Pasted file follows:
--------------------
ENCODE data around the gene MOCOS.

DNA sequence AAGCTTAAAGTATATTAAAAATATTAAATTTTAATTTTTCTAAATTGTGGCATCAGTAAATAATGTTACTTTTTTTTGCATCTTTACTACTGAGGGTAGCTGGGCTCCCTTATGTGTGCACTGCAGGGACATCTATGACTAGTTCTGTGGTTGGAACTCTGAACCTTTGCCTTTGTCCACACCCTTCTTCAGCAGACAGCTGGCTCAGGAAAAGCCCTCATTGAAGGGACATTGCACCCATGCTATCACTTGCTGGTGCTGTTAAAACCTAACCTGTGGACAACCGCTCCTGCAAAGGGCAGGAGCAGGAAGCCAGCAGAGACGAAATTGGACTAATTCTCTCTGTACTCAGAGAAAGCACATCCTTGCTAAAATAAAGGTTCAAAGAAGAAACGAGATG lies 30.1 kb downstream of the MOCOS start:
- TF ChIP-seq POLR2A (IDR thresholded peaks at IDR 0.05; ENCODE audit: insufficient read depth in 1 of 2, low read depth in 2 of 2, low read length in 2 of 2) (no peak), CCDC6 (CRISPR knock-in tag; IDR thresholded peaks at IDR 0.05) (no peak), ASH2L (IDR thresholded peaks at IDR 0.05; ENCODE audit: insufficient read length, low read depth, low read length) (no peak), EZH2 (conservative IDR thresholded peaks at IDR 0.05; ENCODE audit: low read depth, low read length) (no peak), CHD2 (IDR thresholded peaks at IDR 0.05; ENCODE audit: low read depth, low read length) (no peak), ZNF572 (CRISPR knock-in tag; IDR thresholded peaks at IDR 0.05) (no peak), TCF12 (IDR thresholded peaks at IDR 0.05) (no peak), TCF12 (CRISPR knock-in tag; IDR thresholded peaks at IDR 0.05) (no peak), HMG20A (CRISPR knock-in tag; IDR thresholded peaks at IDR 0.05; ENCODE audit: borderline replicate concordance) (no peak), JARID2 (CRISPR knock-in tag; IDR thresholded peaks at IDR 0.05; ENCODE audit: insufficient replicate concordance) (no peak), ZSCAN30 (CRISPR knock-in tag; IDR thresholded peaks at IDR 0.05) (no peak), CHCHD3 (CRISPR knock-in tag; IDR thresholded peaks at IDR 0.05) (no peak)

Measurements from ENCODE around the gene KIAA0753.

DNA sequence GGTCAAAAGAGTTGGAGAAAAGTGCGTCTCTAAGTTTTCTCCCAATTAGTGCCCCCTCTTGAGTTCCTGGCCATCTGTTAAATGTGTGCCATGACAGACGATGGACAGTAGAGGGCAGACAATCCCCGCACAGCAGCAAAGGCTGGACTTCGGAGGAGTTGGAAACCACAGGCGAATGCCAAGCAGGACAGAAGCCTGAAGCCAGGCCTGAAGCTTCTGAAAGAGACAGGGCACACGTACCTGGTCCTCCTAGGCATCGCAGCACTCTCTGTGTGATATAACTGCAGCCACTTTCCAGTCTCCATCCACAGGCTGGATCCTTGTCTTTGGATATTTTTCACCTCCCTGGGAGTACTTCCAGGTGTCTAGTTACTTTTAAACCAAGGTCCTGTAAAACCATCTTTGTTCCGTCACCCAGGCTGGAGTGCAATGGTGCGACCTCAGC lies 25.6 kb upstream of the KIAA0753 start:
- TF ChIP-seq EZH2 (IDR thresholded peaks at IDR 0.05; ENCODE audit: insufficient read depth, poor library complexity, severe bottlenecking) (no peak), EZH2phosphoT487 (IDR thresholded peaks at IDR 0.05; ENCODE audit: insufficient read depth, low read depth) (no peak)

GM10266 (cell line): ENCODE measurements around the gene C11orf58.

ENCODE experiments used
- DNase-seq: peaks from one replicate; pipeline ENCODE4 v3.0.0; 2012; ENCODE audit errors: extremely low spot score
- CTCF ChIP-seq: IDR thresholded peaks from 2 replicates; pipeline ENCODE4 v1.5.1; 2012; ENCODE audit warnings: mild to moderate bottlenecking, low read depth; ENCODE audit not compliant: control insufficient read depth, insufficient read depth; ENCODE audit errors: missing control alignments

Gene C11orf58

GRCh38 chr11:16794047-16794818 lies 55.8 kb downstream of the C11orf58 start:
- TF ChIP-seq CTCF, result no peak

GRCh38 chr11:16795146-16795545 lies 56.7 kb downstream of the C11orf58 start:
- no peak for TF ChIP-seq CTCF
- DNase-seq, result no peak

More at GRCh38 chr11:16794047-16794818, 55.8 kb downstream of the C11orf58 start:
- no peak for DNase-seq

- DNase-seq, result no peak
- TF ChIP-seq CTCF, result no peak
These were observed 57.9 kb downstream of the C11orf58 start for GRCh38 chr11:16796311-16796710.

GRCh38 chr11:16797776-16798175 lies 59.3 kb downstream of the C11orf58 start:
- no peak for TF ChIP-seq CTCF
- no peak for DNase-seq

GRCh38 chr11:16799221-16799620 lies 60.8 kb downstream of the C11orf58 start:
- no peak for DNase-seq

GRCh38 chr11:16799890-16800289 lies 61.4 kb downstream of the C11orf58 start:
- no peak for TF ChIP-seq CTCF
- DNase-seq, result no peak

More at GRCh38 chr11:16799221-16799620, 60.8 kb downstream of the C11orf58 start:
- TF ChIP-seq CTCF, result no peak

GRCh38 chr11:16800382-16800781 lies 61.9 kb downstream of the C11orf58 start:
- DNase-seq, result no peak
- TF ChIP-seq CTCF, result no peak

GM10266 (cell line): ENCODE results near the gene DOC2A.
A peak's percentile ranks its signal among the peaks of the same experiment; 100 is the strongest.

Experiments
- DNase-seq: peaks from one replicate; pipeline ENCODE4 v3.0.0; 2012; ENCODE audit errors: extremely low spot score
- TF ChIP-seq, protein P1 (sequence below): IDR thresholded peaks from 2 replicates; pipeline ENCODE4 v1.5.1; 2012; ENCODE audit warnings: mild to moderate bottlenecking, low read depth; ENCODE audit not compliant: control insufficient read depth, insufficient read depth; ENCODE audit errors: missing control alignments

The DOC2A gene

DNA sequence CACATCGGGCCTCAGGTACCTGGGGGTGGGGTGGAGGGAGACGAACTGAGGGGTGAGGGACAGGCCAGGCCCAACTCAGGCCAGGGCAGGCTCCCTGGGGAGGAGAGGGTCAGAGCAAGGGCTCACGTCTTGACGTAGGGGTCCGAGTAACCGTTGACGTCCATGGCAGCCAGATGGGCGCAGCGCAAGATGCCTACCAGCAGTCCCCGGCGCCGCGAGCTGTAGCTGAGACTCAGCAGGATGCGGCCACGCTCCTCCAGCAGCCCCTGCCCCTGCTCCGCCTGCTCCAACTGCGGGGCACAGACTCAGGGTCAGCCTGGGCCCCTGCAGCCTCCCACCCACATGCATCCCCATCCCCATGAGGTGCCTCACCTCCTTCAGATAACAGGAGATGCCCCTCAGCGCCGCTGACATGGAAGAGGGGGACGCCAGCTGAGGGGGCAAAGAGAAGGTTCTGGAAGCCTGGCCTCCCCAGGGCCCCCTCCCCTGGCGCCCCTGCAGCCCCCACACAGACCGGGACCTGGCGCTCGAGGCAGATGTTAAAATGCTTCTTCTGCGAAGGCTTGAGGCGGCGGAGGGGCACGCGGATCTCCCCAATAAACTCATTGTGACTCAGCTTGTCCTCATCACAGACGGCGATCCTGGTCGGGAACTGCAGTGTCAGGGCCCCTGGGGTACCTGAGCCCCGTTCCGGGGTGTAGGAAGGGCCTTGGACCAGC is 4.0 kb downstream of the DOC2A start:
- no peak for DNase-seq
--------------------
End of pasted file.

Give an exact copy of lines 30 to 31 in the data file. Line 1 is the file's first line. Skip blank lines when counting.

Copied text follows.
More at GRCh38 chr11:16799221-16799620, 60.8 kb downstream of the C11orf58 start:
- TF ChIP-seq CTCF, result no peak